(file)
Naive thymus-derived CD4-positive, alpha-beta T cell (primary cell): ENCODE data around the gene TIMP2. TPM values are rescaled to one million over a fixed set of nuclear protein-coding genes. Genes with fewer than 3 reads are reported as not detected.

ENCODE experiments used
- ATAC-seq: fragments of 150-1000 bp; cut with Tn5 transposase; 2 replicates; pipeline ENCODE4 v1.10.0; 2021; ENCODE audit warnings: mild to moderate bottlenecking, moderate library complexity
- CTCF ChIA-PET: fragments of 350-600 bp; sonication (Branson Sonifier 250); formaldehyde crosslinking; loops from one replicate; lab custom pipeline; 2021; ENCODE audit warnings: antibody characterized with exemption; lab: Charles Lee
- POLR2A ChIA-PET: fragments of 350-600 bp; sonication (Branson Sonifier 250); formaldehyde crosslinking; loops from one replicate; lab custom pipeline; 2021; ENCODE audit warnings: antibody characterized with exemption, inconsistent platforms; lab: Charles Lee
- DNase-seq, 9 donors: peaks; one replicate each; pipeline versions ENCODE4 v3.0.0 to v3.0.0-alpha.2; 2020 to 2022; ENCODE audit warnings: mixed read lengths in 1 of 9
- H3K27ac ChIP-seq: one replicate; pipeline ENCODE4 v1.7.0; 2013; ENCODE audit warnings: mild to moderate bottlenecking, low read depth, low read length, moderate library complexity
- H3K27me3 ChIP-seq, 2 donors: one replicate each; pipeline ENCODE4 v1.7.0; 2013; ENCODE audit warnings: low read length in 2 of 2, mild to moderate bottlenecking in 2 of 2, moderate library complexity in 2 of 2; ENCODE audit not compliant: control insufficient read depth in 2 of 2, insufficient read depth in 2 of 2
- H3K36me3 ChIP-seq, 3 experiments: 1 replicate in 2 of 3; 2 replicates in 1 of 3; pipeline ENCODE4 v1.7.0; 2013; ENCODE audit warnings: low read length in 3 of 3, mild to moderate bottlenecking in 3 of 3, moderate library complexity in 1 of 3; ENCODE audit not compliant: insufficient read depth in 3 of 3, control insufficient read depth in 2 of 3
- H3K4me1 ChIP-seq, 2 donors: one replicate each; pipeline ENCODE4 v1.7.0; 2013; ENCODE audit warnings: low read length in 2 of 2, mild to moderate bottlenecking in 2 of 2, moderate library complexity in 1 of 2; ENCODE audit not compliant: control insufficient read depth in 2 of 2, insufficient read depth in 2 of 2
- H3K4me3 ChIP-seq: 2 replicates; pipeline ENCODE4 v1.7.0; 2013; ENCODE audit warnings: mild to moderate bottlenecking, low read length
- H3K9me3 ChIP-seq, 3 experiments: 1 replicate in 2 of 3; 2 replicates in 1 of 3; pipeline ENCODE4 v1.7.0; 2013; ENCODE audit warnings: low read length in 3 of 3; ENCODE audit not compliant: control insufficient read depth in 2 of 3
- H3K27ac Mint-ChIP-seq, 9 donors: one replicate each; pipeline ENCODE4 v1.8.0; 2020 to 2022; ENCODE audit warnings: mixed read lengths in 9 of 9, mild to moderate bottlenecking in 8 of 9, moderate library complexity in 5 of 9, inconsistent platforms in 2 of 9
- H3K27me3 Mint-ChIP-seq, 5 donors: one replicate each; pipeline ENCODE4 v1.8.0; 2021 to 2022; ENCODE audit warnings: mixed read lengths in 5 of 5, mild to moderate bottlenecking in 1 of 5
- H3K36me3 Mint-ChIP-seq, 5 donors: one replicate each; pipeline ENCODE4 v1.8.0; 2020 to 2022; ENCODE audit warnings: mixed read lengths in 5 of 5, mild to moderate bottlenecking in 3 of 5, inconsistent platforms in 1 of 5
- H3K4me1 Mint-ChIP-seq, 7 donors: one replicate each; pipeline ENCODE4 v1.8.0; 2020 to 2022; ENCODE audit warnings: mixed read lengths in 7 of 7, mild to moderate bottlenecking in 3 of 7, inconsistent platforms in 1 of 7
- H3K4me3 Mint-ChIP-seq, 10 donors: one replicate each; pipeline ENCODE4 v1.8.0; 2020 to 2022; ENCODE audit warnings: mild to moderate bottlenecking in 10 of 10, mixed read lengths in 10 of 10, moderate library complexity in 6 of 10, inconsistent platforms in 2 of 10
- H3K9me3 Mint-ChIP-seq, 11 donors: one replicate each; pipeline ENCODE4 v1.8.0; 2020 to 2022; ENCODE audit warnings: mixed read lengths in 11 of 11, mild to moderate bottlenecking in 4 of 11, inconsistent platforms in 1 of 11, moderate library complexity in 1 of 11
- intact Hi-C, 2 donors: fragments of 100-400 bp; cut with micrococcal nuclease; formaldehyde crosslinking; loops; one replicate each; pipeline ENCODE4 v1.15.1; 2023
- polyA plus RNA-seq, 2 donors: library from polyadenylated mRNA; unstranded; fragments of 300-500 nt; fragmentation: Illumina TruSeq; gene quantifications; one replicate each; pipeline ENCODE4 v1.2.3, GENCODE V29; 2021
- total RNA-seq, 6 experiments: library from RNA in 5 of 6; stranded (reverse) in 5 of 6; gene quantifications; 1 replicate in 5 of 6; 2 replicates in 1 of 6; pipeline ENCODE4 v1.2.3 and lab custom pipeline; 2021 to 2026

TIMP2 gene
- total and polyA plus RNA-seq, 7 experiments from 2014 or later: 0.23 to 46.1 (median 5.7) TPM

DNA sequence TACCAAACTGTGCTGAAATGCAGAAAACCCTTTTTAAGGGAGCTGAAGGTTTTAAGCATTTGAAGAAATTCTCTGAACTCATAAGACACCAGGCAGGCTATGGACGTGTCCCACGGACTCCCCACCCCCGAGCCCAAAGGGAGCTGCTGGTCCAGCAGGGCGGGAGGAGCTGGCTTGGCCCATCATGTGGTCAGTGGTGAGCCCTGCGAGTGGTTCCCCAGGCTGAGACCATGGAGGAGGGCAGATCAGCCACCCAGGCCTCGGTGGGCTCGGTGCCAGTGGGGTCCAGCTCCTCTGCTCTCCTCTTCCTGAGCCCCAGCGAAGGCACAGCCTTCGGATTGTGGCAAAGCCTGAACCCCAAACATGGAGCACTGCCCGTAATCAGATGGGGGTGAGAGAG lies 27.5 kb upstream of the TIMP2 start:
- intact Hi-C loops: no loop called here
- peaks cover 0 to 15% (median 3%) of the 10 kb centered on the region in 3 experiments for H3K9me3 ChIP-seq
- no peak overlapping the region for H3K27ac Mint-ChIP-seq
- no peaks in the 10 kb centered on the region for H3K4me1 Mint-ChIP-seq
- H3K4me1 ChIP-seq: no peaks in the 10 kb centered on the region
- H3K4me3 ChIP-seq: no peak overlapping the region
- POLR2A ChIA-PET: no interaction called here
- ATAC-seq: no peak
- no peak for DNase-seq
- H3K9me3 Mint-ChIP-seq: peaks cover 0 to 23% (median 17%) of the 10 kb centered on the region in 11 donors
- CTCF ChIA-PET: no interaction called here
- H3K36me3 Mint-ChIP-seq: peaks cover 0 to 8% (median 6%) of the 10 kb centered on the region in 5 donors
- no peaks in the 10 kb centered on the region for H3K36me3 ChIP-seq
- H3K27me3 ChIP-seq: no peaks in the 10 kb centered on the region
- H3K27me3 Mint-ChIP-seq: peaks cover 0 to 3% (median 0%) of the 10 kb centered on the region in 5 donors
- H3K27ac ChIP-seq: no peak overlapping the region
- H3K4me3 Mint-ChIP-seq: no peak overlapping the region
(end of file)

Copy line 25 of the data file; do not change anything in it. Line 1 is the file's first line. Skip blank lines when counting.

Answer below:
- intact Hi-C loops: no loop called here